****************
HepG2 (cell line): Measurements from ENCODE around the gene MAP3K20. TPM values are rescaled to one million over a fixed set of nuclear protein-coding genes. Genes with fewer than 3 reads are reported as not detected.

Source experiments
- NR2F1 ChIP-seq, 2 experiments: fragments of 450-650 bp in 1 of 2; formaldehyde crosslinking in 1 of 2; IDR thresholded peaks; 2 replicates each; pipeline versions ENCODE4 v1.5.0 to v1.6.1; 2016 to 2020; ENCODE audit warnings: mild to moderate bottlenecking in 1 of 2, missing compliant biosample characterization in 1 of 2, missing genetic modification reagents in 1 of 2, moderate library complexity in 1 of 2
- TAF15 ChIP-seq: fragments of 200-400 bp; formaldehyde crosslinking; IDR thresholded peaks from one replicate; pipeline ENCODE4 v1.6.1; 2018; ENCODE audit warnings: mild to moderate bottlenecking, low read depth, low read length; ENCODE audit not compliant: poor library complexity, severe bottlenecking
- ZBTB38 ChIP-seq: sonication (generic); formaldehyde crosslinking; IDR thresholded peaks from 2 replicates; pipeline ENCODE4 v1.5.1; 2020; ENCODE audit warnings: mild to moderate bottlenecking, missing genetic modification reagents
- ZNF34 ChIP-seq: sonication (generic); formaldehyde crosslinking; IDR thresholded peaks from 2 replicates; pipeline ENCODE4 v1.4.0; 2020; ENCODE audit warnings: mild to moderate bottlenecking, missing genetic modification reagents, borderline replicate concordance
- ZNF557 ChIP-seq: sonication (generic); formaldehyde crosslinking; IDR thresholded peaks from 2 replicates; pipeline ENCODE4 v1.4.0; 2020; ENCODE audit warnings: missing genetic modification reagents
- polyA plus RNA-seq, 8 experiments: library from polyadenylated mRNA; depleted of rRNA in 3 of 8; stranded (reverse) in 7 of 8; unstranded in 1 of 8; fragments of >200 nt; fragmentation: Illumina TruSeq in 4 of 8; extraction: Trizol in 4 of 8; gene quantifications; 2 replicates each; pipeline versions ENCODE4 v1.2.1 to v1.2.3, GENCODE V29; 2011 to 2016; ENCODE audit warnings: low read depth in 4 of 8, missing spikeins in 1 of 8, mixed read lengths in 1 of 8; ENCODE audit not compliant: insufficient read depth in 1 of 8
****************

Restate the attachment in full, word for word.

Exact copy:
HepG2 (cell line): Measurements from ENCODE around the gene MAP3K20. TPM values are rescaled to one million over a fixed set of nuclear protein-coding genes. Genes with fewer than 3 reads are reported as not detected.

Source experiments
- NR2F1 ChIP-seq, 2 experiments: fragments of 450-650 bp in 1 of 2; formaldehyde crosslinking in 1 of 2; IDR thresholded peaks; 2 replicates each; pipeline versions ENCODE4 v1.5.0 to v1.6.1; 2016 to 2020; ENCODE audit warnings: mild to moderate bottlenecking in 1 of 2, missing compliant biosample characterization in 1 of 2, missing genetic modification reagents in 1 of 2, moderate library complexity in 1 of 2
- TAF15 ChIP-seq: fragments of 200-400 bp; formaldehyde crosslinking; IDR thresholded peaks from one replicate; pipeline ENCODE4 v1.6.1; 2018; ENCODE audit warnings: mild to moderate bottlenecking, low read depth, low read length; ENCODE audit not compliant: poor library complexity, severe bottlenecking
- ZBTB38 ChIP-seq: sonication (generic); formaldehyde crosslinking; IDR thresholded peaks from 2 replicates; pipeline ENCODE4 v1.5.1; 2020; ENCODE audit warnings: mild to moderate bottlenecking, missing genetic modification reagents
- ZNF34 ChIP-seq: sonication (generic); formaldehyde crosslinking; IDR thresholded peaks from 2 replicates; pipeline ENCODE4 v1.4.0; 2020; ENCODE audit warnings: mild to moderate bottlenecking, missing genetic modification reagents, borderline replicate concordance
- ZNF557 ChIP-seq: sonication (generic); formaldehyde crosslinking; IDR thresholded peaks from 2 replicates; pipeline ENCODE4 v1.4.0; 2020; ENCODE audit warnings: missing genetic modification reagents
- polyA plus RNA-seq, 8 experiments: library from polyadenylated mRNA; depleted of rRNA in 3 of 8; stranded (reverse) in 7 of 8; unstranded in 1 of 8; fragments of >200 nt; fragmentation: Illumina TruSeq in 4 of 8; extraction: Trizol in 4 of 8; gene quantifications; 2 replicates each; pipeline versions ENCODE4 v1.2.1 to v1.2.3, GENCODE V29; 2011 to 2016; ENCODE audit warnings: low read depth in 4 of 8, missing spikeins in 1 of 8, mixed read lengths in 1 of 8; ENCODE audit not compliant: insufficient read depth in 1 of 8